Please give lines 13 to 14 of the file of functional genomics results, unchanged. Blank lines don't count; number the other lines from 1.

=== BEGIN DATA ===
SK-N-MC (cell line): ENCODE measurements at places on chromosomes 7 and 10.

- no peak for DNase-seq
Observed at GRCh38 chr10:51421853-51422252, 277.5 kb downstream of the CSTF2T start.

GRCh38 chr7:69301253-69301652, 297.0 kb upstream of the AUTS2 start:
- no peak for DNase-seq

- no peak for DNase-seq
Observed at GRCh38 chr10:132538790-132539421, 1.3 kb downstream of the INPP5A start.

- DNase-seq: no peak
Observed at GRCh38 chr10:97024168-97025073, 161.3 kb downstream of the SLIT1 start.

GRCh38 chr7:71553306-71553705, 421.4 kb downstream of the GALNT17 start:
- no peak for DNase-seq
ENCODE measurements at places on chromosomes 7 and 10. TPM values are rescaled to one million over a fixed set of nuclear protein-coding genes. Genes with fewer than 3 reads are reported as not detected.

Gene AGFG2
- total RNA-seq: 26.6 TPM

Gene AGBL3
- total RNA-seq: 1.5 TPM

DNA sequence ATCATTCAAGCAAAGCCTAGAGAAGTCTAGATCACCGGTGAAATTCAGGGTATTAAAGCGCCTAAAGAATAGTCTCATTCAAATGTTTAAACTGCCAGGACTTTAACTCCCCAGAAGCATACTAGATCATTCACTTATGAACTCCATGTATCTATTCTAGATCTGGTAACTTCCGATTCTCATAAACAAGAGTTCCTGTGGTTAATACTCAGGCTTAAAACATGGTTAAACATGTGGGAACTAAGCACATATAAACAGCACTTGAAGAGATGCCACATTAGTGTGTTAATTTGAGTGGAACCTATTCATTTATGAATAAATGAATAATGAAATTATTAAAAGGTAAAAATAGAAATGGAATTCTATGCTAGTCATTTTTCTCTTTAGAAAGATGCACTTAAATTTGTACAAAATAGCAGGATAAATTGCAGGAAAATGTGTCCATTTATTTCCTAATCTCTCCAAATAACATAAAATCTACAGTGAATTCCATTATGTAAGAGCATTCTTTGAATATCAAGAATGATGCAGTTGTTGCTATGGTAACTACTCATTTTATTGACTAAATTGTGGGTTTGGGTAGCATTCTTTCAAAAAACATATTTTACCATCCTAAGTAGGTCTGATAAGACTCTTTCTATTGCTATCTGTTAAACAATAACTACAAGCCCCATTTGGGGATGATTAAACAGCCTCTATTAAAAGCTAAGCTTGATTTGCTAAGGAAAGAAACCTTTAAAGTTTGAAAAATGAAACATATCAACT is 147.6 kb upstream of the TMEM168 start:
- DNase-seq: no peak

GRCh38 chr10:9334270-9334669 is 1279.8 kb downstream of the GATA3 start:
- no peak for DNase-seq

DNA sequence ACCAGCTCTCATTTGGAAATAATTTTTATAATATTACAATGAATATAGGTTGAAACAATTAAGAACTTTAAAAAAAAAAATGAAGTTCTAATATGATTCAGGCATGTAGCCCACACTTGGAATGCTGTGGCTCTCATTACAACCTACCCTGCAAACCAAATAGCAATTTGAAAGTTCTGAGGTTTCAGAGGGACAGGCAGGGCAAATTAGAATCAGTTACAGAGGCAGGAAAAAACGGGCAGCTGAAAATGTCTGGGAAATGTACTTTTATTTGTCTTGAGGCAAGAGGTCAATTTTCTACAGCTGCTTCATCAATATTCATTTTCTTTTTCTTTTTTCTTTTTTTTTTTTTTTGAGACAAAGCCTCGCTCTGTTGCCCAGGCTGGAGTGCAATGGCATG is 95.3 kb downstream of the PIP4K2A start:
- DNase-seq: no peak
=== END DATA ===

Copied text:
Gene AGFG2
- total RNA-seq: 26.6 TPM